It may be a long way from New Zealand, but the Dawn Service commemorating Anzac Day has long been held at Scott Base and this year was no exception. The tradition of holding the service at dawn was also maintained. For those living at Scott Base on Ross Island, with declining sunlight hours as it descends into its total winter darkness, it meant that the service was held at 12.30 just as the sun was rising.
The service was held at the flag pole with around 35 in attendance. It included a short history of ANZAC day and the poem For the Fallen, and then the Last post was played through the base PA, echoing atmospherically around the buildings, followed by a minute's silence.
Air New Zealand in collaboration with Antarctica New Zealand, the National Institute of Water & Atmospheric Research (NIWA), and WWF-New Zealand has announced support for a $100,000 post-doctoral Antarctic marine science scholarship. For more information download the Media release here.
Antarctica New Zealand's Board chair, Rob Fenwick, will today be conferred with the degree of Doctor of Natural Resources, honoris causa, by Lincoln University. Rob is co-founder of Living Earth Ltd, New Zealand's principal commercial compost company. He has had a long association with Antarctica: for nine years until 2007 he was a director and later chairman of Landcare Research, one of several CRIs involved in Antarctic research, and is also former chairman of the Antarctic Heritage Trust. Antarctica New Zealand congratulates him on being awarded this degree.
New Zealand fiction writer Owen Marshall has had his second collection of poetry published by Canterbury University Press.
Titled Sleepwalking in Antarctica the collection contains a number of poems written after Marshall's visit to the Ice in January this year as an Antarctic Arts Fellow. The rest of the poems in the collection, written by the Timaru writer since the publication of his first collection Occasional (2004), are rich in the themes and preoccupations that have made his short stories and novels so admired. Marshall says while he is principally a writer of prose fiction he loves to read poetry and his own poems tend to come in "bursts" while he's working on longer term projects.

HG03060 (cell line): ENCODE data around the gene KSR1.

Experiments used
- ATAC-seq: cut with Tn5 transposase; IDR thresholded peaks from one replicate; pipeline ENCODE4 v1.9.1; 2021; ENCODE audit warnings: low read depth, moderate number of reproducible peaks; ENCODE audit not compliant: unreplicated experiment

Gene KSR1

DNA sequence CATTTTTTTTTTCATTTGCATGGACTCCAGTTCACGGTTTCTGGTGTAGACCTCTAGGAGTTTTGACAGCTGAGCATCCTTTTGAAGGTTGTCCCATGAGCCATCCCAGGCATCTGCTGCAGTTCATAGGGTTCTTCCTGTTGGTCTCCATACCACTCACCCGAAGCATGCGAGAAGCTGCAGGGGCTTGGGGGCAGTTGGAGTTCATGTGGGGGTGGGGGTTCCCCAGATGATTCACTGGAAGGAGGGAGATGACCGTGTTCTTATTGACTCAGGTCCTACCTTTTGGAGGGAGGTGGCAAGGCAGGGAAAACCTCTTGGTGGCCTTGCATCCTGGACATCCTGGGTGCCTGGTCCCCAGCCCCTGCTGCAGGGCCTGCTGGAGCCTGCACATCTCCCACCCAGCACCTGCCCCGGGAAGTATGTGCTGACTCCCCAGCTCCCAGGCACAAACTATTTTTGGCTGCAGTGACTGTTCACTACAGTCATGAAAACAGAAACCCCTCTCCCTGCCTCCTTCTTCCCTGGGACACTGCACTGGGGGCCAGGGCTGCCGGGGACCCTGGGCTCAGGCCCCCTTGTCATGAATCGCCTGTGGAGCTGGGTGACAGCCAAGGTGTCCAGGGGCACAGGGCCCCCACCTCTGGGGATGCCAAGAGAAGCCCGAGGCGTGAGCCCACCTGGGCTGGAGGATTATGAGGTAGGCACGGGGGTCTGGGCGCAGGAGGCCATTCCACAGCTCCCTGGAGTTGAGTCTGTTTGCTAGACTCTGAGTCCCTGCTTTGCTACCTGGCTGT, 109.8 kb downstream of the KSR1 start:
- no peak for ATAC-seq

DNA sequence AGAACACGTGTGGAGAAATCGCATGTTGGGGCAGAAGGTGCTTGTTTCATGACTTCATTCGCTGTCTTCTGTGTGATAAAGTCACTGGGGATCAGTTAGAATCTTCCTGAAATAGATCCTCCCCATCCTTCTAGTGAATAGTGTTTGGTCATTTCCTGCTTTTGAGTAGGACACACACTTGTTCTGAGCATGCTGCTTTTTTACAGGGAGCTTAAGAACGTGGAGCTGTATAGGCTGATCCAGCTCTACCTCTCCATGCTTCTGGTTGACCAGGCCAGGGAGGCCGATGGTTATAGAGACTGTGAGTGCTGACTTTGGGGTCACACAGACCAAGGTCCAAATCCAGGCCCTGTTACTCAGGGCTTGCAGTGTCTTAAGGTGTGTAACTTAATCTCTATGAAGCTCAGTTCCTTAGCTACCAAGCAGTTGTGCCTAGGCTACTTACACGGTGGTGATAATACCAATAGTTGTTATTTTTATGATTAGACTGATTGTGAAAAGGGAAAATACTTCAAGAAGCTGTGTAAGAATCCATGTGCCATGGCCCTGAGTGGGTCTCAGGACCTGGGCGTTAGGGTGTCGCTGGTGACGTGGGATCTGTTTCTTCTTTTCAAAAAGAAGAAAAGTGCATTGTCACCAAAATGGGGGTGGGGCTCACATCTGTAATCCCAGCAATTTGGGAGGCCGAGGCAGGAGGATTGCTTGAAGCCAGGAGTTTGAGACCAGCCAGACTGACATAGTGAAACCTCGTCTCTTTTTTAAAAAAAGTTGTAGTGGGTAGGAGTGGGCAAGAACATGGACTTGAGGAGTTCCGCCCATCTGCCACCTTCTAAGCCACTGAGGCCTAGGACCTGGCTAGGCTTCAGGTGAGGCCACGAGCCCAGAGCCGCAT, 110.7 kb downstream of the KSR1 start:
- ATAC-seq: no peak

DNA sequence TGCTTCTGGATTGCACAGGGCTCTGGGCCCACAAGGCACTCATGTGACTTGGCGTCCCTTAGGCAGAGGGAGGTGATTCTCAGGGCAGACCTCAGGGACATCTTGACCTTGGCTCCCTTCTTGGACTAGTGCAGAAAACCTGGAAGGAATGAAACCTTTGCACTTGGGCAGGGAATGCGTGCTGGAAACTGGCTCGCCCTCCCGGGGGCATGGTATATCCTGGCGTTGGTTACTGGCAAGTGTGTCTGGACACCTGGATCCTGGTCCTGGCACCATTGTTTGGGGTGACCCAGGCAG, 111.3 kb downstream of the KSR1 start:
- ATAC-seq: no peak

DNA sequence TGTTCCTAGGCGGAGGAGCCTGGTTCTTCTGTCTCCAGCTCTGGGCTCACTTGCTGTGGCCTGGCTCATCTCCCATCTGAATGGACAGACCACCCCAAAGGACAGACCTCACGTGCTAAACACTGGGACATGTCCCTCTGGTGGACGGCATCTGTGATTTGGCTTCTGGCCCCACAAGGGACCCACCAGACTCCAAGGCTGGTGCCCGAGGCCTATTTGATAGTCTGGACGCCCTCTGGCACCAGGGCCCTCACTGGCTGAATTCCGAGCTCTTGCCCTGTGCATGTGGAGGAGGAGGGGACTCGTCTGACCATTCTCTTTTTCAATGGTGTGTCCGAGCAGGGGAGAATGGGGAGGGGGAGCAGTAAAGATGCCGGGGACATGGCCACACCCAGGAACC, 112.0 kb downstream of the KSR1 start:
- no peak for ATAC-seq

An Antarctic Treaty Meeting of Experts (ATME) on Climate Change is being held in Svolvær, Norway from 6-9 April. The Treaty Parties have requested the ATME to examine:
Antarctica New Zealand's Environment Manager Dr Neil Gilbert, in his role as Chair of the Committee for Environmental Protection, will deliver a keynote address entitled: Managing a Changing Antarctic Environment. It will explore the implications and possible response options for: science, environmental management, national Antarctic Programmes and the Antarctic Treaty System. More information on the meeting and the Antarctic Treaty system can be found here.
As has been the case in previous years, all essential power, including all lights, were turned off at Scott Base on Saturday evening between 8.30-9.30 pm. While some of the winter team were at McMurdo Station, the Fire crew, seen in the photos below, were still on duty. The second photo was taken at the Scott Base sign, and, as even the outside lights were turned off, it's not possible to see the Base behind the team.
The latest Science and Information Update draws together many useful items: newsletters, conferences, travel grants and fellowships, for those with an interest in Antarctic research. Read or download it here.
The position of Christchurch as an Antarctic gateway could be further strengthened by the recent decision of the South Korean Ministry of Land, Transport and Maritime Affairs to site its second base at Terra Nova Bay in the Ross Sea region.
The selection is based on an analysis of data collected by South Korea's first icebreaker Araon during its three-month exploration around the region and follows the visit of the Araon to Lyttelton in January.
The research base will be 3,300 square metres, and will be located at 74° south and 164° east, in a location near to the Italian base Mario Zucchelli and the German station Gondwana. Construction of the base is scheduled for completion by the end of 2014.
Antarctica New Zealand is very pleased to have achieved Diamond level Enviro-Mark®NZ certification through an external audit. Both its Orchard Road operations and management of its Scott Base activities were considered for the audit.
For the past few years the organisation has been certified to Gold level. However after significant work in refining its systems and processes, particularly those relating to its Health, Safety and Environment system, it was confident that this level had been surpassed - so confident, in fact, that instead of applying for the next stage (Platinum) it applied for and was successful in reaching Diamond certification. For the Diamond level there is a particular emphasis on documentation of implemented environmental management processes.